The Awesome Adventures of Captain Spirit is a Brief But Touching Ode to Childhood and Trauma
While it has a short run time, Dontnod makes the most of The Awesome Adventures of Captain Spirit as an intriguing setup for Life is Strange 2.
From the first few minutes of hopping into The Awesome Adventures of Captain Spirit, there was an immediate sense of emotion that came rushing through me. As I saw the main character, Chris, wake up on a crisp winter morning to a day full of possibility and adventure, surrounded by action figures, dinosaur toys, and superhero posters, I couldn’t help but think back to those sorts of moments from my childhood, waking up on Saturday mornings and ready to take on the day.
There was an immediate sense of nostalgia that I couldn’t help but be enamored with. But as Captain Spirit went on, so too did it remind me that childhood isn’t necessarily all fun and games, and equal amounts of emotions came rushing through me again, but from more of a place of catharsis from childhood’s hardships.
Released last week as a free download on consoles and PC, The Awesome Adventures of Captain Spirit is a spin-off of sorts in the Life is Strange series. More or less you can consider it a “demo” or “standalone experience,” as developer Dontnod Entertainment made clear with its announcement during E3 2018, that Captain Spirit will directly tie into the upcoming Life is Strange 2, which debuts its first episode in September. Despite its smaller-scaled story in comparison to what we’ve seen from the series before, Captain Spirit‘s brief running time still manages to pack a pretty significant punch.
The title itself sets up the story of Chris Eriksen, a 10-year-old boy who lives in the mountainous outskirts of Portland, Oregon with his father, Charles. The beginning of the episode shows us a day in the life of the family as Chris wakes up on a snowy Saturday morning to play and explore. Over the course of the title’s two hours, however, the player discovers far more of the backstory and dynamics surrounding Chris and his relationship to his father, along with the tragic circumstances that have fallen on them.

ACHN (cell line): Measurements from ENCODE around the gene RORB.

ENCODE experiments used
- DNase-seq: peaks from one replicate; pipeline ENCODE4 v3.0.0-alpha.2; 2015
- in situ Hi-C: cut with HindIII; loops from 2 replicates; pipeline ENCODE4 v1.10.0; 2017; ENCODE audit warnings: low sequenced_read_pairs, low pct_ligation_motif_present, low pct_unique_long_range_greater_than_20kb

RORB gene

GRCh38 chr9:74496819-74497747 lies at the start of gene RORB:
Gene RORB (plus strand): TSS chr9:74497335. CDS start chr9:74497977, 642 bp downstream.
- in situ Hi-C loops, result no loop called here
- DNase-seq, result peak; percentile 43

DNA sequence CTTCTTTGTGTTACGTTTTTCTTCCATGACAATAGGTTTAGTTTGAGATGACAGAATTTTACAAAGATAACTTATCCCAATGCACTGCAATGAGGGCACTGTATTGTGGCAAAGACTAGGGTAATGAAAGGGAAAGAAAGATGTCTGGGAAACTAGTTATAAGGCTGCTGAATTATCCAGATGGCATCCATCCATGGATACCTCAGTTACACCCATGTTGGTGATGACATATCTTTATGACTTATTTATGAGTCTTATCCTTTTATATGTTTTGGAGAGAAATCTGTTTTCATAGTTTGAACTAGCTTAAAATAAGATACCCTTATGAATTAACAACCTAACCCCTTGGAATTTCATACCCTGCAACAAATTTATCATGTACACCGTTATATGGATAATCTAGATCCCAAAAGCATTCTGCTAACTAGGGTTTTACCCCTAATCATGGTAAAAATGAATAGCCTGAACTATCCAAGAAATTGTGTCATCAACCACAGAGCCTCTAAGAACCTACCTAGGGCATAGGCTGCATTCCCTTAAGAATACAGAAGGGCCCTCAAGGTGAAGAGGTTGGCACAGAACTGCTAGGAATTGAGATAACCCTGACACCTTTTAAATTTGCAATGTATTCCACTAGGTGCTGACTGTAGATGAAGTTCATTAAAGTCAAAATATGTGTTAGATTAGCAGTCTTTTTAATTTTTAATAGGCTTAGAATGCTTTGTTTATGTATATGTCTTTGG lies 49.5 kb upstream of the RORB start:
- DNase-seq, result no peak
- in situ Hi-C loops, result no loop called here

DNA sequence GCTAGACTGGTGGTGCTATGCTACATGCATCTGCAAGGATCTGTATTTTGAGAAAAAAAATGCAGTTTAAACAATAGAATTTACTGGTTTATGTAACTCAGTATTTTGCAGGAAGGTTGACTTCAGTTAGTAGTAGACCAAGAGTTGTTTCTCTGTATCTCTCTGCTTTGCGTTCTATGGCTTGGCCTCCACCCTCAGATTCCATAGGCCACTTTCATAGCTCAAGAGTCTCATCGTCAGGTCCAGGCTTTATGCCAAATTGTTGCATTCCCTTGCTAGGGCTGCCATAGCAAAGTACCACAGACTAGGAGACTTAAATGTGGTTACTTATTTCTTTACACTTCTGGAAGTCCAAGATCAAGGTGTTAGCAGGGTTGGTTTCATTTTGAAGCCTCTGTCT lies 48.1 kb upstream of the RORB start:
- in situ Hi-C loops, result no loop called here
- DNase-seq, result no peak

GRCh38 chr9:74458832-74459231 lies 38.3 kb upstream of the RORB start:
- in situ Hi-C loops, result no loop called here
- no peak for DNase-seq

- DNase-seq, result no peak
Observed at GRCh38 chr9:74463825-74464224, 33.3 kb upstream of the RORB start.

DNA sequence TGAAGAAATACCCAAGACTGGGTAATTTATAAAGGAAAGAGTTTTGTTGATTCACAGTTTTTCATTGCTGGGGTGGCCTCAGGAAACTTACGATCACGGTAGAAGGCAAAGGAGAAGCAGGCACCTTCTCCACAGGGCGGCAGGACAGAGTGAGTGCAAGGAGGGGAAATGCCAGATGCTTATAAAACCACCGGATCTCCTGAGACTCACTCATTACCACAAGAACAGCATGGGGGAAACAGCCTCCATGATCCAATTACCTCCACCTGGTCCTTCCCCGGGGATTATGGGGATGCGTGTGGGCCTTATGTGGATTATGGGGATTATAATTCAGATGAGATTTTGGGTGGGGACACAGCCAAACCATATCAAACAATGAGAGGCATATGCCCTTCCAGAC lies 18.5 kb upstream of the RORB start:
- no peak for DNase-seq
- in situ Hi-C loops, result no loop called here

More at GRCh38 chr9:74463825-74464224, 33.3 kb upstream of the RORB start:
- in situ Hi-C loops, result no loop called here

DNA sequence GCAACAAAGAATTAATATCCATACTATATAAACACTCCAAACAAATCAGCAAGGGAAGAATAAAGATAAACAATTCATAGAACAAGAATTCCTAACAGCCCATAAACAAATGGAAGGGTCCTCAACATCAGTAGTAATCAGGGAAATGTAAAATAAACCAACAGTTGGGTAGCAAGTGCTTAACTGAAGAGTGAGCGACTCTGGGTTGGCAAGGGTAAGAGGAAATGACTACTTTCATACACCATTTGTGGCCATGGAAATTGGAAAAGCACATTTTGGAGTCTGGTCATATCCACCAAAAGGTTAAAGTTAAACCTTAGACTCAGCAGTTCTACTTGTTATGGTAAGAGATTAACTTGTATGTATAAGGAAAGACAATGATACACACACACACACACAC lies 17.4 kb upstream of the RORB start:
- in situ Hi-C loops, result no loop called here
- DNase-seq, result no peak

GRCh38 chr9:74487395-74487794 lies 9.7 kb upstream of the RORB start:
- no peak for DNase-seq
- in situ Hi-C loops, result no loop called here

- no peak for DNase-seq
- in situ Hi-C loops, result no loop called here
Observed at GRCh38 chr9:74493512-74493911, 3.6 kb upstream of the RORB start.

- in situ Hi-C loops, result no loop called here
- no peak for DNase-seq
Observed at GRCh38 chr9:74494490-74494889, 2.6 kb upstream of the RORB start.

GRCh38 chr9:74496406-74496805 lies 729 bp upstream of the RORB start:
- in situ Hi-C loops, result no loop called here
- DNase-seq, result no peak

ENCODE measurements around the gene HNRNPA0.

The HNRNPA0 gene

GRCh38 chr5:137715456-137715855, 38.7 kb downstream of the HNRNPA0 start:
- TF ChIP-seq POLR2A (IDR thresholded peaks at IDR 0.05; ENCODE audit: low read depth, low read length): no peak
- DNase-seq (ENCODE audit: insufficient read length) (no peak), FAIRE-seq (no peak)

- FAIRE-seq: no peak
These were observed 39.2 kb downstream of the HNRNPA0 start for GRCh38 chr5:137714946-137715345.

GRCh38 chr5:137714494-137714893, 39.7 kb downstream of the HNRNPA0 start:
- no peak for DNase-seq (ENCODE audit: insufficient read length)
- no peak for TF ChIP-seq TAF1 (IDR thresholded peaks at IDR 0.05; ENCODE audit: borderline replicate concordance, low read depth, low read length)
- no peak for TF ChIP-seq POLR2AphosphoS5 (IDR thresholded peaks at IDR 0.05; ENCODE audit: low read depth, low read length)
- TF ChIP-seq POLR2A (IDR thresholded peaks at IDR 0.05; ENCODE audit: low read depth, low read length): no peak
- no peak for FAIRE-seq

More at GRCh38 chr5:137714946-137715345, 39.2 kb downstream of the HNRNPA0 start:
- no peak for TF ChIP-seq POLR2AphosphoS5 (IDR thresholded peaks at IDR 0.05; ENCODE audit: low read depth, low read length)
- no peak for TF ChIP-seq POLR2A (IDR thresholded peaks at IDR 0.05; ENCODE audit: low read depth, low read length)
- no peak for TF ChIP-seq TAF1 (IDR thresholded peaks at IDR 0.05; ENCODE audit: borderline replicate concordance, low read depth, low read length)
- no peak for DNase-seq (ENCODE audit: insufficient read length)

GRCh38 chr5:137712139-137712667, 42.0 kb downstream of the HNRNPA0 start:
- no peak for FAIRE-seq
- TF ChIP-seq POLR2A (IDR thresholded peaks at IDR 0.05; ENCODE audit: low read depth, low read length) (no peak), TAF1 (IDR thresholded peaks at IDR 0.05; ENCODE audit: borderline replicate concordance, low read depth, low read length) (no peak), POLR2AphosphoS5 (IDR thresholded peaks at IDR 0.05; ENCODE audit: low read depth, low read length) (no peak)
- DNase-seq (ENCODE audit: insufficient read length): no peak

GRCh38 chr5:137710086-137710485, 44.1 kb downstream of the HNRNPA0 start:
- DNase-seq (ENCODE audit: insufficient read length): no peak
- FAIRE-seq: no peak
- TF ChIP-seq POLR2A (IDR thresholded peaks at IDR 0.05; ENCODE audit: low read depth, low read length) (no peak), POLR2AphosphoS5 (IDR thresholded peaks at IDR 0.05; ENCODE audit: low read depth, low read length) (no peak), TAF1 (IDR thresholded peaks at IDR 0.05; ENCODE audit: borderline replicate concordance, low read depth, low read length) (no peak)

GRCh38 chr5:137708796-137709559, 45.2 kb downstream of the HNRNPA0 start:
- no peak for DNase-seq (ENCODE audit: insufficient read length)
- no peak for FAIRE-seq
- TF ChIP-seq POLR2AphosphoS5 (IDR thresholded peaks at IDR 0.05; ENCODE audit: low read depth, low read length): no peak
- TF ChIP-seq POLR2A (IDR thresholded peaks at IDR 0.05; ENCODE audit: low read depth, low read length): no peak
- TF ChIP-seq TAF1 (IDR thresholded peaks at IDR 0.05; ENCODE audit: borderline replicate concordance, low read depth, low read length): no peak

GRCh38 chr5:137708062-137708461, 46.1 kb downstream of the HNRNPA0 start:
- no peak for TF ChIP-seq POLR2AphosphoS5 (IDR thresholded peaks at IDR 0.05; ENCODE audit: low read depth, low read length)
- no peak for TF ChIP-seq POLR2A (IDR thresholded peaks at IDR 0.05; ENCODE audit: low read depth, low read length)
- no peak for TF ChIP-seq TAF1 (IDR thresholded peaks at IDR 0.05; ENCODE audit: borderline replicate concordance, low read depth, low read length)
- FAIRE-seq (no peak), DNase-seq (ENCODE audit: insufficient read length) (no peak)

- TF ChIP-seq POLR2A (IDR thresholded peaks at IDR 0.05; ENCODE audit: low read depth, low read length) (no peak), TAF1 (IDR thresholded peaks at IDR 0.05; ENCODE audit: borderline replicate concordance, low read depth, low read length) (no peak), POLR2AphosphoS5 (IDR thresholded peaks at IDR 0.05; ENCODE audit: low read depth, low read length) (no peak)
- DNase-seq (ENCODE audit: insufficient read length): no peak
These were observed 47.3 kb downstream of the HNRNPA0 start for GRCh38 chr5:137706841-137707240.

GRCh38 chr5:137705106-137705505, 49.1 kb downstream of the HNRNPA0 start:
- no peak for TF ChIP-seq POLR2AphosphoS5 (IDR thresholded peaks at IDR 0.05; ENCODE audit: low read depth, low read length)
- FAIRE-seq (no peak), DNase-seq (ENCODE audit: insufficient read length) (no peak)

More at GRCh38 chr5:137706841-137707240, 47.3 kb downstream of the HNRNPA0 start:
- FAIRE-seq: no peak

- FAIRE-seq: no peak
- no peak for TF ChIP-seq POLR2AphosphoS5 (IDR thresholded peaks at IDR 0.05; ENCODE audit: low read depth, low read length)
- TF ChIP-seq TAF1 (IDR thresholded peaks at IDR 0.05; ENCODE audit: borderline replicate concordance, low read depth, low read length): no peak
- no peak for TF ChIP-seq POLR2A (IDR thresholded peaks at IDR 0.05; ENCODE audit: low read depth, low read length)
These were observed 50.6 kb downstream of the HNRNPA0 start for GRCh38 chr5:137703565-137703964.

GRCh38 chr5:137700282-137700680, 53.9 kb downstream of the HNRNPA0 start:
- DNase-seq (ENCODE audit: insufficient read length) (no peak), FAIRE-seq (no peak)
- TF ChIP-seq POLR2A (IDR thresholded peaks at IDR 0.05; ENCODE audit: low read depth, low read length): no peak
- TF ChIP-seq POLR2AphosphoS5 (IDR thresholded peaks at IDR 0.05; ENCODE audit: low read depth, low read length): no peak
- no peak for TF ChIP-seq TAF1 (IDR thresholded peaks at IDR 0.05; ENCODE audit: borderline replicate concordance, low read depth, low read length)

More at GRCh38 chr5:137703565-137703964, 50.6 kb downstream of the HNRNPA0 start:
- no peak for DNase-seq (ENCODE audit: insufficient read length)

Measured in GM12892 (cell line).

The story gradually reveals that Chris’ mother passed away several years before the events of Captain Spirit, leading his father into a downward spiral of alcoholism, financial struggles, and an uneasy relationship with his son (primarily due to his alcoholic fits). With the circumstances in his daily life proving to be stressful, Chris dons the cape and mask of his titular alter ego, “Captain Spirit,” to retreat into fantastical sequences of him overcoming supervillains and obstacles, thanks to his burgeoning real-life superpowers that he discovers in the process.
While the story itself is very different from what we encountered from Max and Chloe’s story in the first season of Life is Strange (or its prequel, Before the Storm), Captain Spirit still feels much in line with what we’ve seen from the series as far as its themes and storytelling. Underneath the fantastical superhero sequences and whimsical sections where Chris simply gets to be a kid and utilize his unending imagination, there are broader issues and themes at play that get to the heart of Captain Spirit‘s characters, between its exploration of a troubled father-son relationship, the tragedies of losing a loved one, and going even further by delving into alcoholism and depression.